Published on 9 December 2015.

Justice Connections, hosted by the University of Canberra and the Australian National University, University House, 20 November 2015. 

Part 1

Part 2

Transcript

[This dialogue followed a presentation by Dr Anrew Leigh MP.]

Simon Rice (SR): Ros is President of the Australian Law Reform Commission and has just been reappointed for three years, and I chair the ACT Advisory Law Reform Council. So, each of us heads an institutional law reform body – but institutional law reform bodies of a very different nature. So, Ros might begin with our reflections on institutional reform and how it is we go about it.

Rosalind Croucher (RC): I guess as the President of the ALRC, I’m a bit like your aunt to the various state bodies. Law reform through a federal body has a particular lens, both in terms of looking at Commonwealth laws, but also sometimes looking at projects that involve state laws. But it’s a bit of a fine line at times, because of the challenge of federalism—where you can have passion and interest and concerns at a federal level voiced by politicians and others, but so much of the grassroots stuff is done at the state level. So the relationship between the bodies is an important one.

SR: And in fact, Andrew’s talk is emblematic of that because a great deal of what you were talking about, Andrew, is the business of state and territory governments. Federalism, I think in our experience, is as much a barrier as it is an opportunity. It’s an opportunity to the extent that it creates the opportunity for experimentation in different jurisdictions. But when it comes to anything coherent nationally it’s a huge obstacle for us.

RC: Huge obstacle but also, in law reform, you are looking at law. There’s a technical element to what we do. But there’s also this forward-looking element that’s aspirational and that has a place for passion.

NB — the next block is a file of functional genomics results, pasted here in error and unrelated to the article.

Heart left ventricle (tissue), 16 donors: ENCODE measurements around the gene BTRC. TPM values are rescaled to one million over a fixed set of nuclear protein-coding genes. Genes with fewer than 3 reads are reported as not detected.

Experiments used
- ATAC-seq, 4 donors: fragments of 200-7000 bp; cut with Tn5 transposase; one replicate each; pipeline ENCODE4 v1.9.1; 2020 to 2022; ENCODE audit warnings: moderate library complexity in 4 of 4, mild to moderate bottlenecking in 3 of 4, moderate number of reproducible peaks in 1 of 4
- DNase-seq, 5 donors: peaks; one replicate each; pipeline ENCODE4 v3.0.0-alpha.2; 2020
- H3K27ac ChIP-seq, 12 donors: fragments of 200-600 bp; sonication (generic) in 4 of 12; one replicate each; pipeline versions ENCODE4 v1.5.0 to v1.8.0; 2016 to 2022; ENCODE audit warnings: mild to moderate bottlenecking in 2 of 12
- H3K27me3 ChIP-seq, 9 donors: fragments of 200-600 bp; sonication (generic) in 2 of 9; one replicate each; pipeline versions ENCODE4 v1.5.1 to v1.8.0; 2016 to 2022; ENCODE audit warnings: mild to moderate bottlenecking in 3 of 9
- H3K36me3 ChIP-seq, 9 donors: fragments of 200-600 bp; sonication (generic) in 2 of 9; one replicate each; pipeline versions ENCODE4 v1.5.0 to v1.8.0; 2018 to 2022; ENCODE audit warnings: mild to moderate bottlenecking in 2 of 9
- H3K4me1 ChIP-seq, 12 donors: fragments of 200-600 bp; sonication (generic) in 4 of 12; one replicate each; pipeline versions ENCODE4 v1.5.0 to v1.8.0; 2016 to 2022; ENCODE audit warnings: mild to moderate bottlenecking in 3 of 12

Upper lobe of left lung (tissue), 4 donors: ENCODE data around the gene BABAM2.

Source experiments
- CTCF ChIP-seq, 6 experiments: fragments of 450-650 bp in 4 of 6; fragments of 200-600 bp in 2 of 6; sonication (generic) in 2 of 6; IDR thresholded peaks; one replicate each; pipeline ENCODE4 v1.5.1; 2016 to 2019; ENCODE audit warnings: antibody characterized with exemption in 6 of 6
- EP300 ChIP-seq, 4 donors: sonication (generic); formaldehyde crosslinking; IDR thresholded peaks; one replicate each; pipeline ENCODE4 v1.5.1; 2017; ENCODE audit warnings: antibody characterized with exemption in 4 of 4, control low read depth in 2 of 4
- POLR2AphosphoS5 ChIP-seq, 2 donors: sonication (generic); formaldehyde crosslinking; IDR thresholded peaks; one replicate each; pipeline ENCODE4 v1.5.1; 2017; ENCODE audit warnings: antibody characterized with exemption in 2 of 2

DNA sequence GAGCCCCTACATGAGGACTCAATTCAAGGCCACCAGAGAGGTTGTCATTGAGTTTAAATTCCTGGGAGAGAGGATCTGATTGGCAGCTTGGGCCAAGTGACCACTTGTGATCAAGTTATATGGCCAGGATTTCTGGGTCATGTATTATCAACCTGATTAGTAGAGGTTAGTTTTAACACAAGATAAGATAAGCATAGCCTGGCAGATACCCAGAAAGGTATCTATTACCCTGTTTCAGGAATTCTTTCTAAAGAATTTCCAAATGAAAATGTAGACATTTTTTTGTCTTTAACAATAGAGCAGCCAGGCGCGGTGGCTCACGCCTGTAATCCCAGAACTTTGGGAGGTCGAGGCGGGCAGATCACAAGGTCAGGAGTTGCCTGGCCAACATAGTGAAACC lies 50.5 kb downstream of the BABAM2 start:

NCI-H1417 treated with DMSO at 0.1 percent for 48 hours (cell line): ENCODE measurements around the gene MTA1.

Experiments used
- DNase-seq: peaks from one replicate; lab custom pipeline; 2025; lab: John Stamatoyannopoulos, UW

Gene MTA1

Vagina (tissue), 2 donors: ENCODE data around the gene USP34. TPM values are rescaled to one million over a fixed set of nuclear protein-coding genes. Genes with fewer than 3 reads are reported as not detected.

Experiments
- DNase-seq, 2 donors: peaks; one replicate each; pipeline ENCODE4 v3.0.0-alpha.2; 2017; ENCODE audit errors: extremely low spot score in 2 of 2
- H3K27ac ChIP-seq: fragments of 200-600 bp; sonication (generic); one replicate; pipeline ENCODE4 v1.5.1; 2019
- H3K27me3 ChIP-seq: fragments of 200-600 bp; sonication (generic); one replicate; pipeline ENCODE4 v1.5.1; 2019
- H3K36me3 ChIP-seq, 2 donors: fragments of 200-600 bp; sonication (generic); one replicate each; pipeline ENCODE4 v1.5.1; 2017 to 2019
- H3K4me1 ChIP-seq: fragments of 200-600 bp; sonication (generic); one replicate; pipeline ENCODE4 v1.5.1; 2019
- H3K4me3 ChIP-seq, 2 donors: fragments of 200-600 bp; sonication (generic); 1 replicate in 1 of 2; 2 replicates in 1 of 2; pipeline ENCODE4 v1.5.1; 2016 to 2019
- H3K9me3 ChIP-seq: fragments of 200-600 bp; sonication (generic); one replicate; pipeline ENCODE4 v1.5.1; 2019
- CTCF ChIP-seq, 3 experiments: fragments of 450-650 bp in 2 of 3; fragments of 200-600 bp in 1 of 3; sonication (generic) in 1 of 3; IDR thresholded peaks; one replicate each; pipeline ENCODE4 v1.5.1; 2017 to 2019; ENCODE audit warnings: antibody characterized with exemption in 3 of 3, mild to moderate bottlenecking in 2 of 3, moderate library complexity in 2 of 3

SR: But this is something that we’ve spoken about before—different institutions take different approaches. Some of my law reform students are here, so I’m telling you what you’ve heard already. For me, there’s law and there’s law. And there is technical law. The history of law reform commissions is the 1960s UK Law Reform Commission was set up to technically fix the old and broken laws and it was the business of technicians. But I think we take a much … I think of your domestic violence inquiry. Now that wasn’t actually about law, it was about …

RC: A lot of other stuff.

SR: The way we live. And a law reform commission report isn’t necessarily about an amendment to an Act at all. We’re talking about the way society works and how law might interact with that.

RC: Absolutely. When you’re saying that, it just prompted a number of things. One is the way our terms of reference can work, because that’s the immediate lens through which we have to work. So when we get an opportunity to look at laws and legal frameworks that’s an enormous additional envelope for looking at a whole range of other things. But also when you get the opportunity, you can be quite visionary in what you do. The inquiry that we finished and launched on Disability, Equality and Capacity in Commonwealth Laws—there we looked at ideas that were really quite visionary. We suggested the introduction of national decision-making principles that didn’t have a home necessarily immediately in law, but will have an opportunity to influence law. Now that was quite a significant step into the whiteboard, I suppose.

SR: Well, let me use that to illustrate the federal-state connections. So, the Australian Law Reform Commission promulgated a set of principles that states and territories could adopt to give effect to our international convention obligations in relation to guardianship. So along comes the ACT Advisory Law Reform Council, first cab off the rank, the Attorney-General asks us to review our guardianship laws. We turn to the ALRC report and we say, ‘Well, they’ve got these principles, we’ll run with those’. However, and this is not said by way of criticism, the principles are very high-level—they come out of a Commonwealth government body—whereas our job then is to make them work on the ground. You had a law reform inquiry that asked the big questions and established principles. We’re having a consequent law reform inquiry, which is about how do we make those principles work in the community. And in fact I can tell you now that the principles aren’t going to work perfectly all the time in the community and we’re going to have to recommend ways in which principles are going to be adapted to local needs and conditions. But that’s a federal-state dialogue, if you like, that seems to be unfolding quite well.